Communities, local authorities and government working together is crucial if we are to tackle the climate emergency, the Environment Agency said today, as it launched its annual Action Plan to help protect England from flooding and coastal erosion.
England currently remains on course for 59 per cent more winter rainfall and once-a-century sea level events every year by 2100 and major adaptation will be required to meet the changing climate picture.
Involving local authorities, businesses, farmers, voluntary organisations, and infrastructure providers, the measures set out in the FCERM (Flood and Coastal Erosion Risk Management) Strategy Action Plan will help ensure the nation is ready for, and resilient to, flooding and coastal change.
As the country recovers from the coronavirus pandemic, the Action Plan sits alongside a £5.2 billion investment from government in better protecting 336,000 properties by 2027.
It plays an important part in coordinating efforts to ensure a clean, green recovery with climate resilience at its heart.
Examples from the Action Plan include the Environment Agency working with:
- The National Flood Forum to expand the network of community flood groups, to support residents and local businesses to develop flood response plans and train flood wardens.
- The Property Flood Resilience Roundtable to deliver a national suite of training for the property flood resilience industry.
- Partners in the Thames Estuary, Humber Estuary, Severn Valley and Yorkshire to develop long term plans for adapting to future flooding and coastal change and climate hazards.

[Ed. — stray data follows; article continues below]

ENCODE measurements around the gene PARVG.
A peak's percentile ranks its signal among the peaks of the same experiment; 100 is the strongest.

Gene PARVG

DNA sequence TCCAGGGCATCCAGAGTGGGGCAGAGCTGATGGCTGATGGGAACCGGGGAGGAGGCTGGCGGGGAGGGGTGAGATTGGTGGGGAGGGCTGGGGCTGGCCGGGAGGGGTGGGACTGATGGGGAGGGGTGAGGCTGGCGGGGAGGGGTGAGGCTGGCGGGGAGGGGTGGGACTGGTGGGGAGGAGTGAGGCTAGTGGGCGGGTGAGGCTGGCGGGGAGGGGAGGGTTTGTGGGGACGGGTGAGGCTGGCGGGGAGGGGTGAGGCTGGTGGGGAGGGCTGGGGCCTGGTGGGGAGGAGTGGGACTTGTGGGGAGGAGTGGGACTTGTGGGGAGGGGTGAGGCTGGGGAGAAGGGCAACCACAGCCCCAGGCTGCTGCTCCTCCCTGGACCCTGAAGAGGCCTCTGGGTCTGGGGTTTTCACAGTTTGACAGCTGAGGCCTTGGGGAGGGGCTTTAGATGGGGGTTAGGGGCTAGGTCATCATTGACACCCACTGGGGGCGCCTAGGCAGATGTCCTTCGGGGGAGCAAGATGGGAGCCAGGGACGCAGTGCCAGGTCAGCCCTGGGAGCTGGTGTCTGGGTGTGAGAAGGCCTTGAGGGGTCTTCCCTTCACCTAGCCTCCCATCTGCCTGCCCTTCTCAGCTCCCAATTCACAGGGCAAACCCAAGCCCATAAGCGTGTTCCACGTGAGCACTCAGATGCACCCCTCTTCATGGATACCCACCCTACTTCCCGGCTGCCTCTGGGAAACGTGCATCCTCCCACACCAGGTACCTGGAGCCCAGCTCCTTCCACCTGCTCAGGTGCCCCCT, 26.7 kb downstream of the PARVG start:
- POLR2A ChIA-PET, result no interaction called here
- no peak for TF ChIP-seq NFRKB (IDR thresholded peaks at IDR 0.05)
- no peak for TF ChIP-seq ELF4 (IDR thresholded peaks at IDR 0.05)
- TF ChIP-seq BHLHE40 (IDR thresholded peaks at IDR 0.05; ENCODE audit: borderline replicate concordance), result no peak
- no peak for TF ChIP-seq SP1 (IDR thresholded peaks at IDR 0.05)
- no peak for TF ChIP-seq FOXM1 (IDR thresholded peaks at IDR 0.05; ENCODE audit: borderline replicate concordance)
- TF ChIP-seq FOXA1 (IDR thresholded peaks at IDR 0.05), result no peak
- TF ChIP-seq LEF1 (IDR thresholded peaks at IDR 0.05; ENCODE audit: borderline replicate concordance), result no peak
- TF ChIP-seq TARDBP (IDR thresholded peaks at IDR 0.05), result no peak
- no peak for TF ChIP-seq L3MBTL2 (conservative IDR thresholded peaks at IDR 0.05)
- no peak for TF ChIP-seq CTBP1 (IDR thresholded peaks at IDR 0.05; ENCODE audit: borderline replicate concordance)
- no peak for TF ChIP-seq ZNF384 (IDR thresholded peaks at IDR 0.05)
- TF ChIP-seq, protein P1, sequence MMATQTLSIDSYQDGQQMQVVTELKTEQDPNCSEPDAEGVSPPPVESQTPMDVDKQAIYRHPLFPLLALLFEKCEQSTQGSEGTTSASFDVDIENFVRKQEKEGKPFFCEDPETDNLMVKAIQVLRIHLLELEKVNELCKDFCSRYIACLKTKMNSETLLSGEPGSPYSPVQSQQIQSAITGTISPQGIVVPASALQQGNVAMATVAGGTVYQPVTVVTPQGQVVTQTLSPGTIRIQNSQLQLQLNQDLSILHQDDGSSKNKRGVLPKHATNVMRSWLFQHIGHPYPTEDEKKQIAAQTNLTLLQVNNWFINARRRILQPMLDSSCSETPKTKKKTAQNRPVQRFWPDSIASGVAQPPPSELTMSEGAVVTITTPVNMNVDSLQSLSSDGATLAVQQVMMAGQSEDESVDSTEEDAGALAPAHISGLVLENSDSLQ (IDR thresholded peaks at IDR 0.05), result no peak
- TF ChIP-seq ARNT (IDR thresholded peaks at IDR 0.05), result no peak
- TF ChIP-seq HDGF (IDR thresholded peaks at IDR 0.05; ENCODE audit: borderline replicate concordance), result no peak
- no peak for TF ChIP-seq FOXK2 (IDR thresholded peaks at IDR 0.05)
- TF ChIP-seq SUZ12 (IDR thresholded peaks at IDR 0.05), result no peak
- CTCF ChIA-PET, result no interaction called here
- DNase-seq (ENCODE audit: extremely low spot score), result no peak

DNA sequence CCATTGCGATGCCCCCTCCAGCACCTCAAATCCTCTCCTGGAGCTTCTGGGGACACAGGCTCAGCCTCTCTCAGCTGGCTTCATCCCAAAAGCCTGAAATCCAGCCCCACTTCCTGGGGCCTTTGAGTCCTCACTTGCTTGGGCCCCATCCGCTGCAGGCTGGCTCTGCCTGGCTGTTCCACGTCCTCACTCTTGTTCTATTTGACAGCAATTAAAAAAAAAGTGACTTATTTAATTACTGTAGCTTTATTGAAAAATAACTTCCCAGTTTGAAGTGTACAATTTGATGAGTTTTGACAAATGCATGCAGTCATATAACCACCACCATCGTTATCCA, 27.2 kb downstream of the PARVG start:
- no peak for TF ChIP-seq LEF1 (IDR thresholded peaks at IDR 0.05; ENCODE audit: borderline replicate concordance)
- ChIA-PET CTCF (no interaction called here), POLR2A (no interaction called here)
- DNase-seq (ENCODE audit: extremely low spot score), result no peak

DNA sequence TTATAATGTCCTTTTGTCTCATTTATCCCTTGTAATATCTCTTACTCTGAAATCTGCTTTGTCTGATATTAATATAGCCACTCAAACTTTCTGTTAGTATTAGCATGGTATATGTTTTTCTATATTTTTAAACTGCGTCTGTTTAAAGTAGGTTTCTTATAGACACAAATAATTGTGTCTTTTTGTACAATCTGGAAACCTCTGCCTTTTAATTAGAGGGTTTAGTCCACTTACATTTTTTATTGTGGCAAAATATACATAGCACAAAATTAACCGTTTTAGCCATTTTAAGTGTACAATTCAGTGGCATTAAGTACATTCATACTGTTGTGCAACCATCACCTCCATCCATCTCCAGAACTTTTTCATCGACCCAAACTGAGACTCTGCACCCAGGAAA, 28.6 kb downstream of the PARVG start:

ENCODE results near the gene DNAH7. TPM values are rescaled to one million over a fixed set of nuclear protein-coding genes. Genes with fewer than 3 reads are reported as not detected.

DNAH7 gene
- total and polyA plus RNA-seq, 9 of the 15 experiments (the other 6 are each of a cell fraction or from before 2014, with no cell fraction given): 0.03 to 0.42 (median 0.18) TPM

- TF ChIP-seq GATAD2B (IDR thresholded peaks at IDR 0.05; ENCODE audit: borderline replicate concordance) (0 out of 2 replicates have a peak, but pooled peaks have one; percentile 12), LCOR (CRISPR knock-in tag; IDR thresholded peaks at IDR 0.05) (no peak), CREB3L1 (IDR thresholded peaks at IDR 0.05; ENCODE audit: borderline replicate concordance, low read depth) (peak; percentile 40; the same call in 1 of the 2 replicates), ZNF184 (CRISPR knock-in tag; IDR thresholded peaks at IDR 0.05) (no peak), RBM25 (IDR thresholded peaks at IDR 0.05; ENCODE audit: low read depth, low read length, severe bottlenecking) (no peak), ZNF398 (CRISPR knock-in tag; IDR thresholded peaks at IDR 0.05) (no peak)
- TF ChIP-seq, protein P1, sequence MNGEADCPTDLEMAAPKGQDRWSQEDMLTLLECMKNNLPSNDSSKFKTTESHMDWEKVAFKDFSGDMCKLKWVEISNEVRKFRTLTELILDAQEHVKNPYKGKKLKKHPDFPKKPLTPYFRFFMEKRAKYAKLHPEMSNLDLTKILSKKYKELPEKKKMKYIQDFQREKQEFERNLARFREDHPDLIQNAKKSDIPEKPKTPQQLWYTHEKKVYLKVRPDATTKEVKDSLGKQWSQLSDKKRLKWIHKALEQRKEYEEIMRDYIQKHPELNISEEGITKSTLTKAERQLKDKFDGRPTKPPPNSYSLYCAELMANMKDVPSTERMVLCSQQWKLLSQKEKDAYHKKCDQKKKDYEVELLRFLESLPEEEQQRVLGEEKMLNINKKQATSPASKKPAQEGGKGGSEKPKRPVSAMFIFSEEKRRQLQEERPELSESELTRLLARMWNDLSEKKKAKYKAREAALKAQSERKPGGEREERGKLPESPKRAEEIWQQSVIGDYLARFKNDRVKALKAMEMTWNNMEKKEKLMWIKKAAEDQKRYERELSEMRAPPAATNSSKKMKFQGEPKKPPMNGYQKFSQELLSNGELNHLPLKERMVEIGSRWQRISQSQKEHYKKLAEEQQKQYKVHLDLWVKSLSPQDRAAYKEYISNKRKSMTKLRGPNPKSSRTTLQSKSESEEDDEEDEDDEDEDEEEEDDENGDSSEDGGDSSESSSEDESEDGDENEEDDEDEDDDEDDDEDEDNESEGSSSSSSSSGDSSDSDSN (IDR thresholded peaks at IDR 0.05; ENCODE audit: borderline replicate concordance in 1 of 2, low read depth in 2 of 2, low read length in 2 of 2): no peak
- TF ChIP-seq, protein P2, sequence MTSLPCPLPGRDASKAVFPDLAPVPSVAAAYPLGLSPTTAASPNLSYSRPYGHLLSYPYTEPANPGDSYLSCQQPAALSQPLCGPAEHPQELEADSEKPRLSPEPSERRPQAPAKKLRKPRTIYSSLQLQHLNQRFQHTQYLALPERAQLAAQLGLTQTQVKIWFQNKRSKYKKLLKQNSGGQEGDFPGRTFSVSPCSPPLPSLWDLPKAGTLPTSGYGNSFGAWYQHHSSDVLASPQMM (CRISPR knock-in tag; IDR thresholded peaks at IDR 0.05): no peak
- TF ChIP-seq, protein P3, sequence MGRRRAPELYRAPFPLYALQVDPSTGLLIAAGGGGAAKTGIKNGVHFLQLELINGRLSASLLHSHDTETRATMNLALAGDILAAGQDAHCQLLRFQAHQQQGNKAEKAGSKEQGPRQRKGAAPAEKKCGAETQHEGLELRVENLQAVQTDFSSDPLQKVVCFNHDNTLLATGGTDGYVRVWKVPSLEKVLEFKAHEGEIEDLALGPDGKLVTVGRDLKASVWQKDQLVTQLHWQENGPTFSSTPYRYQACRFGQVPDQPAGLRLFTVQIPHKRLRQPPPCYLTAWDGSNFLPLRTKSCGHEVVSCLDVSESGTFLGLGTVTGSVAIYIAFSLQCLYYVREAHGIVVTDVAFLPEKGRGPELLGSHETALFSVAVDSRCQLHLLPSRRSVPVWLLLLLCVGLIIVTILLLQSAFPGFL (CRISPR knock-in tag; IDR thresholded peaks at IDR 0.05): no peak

- The LGA and ADEPT to run workshops to help local authorities attract private sector investment and green finance as a means of improving flood and coastal resilience.
- The Town and Country Planning Association to develop on-line training materials for town planners on flood risk and climate change.
Caroline Douglass, Executive Director, Flood and Coastal Risk Management at Environment Agency said:
“It’s clear that the climate emergency is bringing more extreme weather and so we need to step up our efforts yet further to meet the rising flood and coastal erosion risk.”
“By harnessing the collective power of the Environment Agency, government, all our partners and local communities, this Action Plan will help to better protect over hundreds of thousands more homes and businesses in the years ahead.”
Innes Thomson, Chief Executive, Association of Drainage Boards, said:
“ADA recognises the important role Internal Drainage Boards have in delivering the FCERM Strategy, including contributing to carbon reduction.”
“ADA will be developing existing carbon calculator tools to specifically help internal drainage boards to take action to reduce the carbon emissions of their operations.”
Julia Beeden, Chair of ADEPT’s Flood & Water Management Group, said:
“ADEPT have been working closely with the EA in developing the new plan which presents the first steps in enabling the delivery of the longer-term national flood and coastal erosion risk management strategy.”
“We all have an important journey ahead and need to embrace resilience and adaptation collectively, not just as organisations, but also as communities and individuals.”
“Local Authorities play a key role in the communication and delivery of this change.”
The FCERM Strategy Action Plan will help deliver the strategic objectives set out in the Environment Agency’s FCERM Strategy published in July 2020, as they continue to prepare millions of homes and businesses from the risk of flooding that the climate emergency will bring.
The publication of the Action Plan comes after the Environment Agency announced that it had exceeded its target in delivering the government’s £2.6 billion investment in flood and coastal defence schemes since 2015, better protecting more than 300,000 homes.
The Environment Agency is now working alongside partners to deliver of the government’s record investment of £5.2 billion in flood and coastal defences between 2021 and 2027, which will better protect an additional 336,000 properties as well as avoid £32 billion of wider economic damages.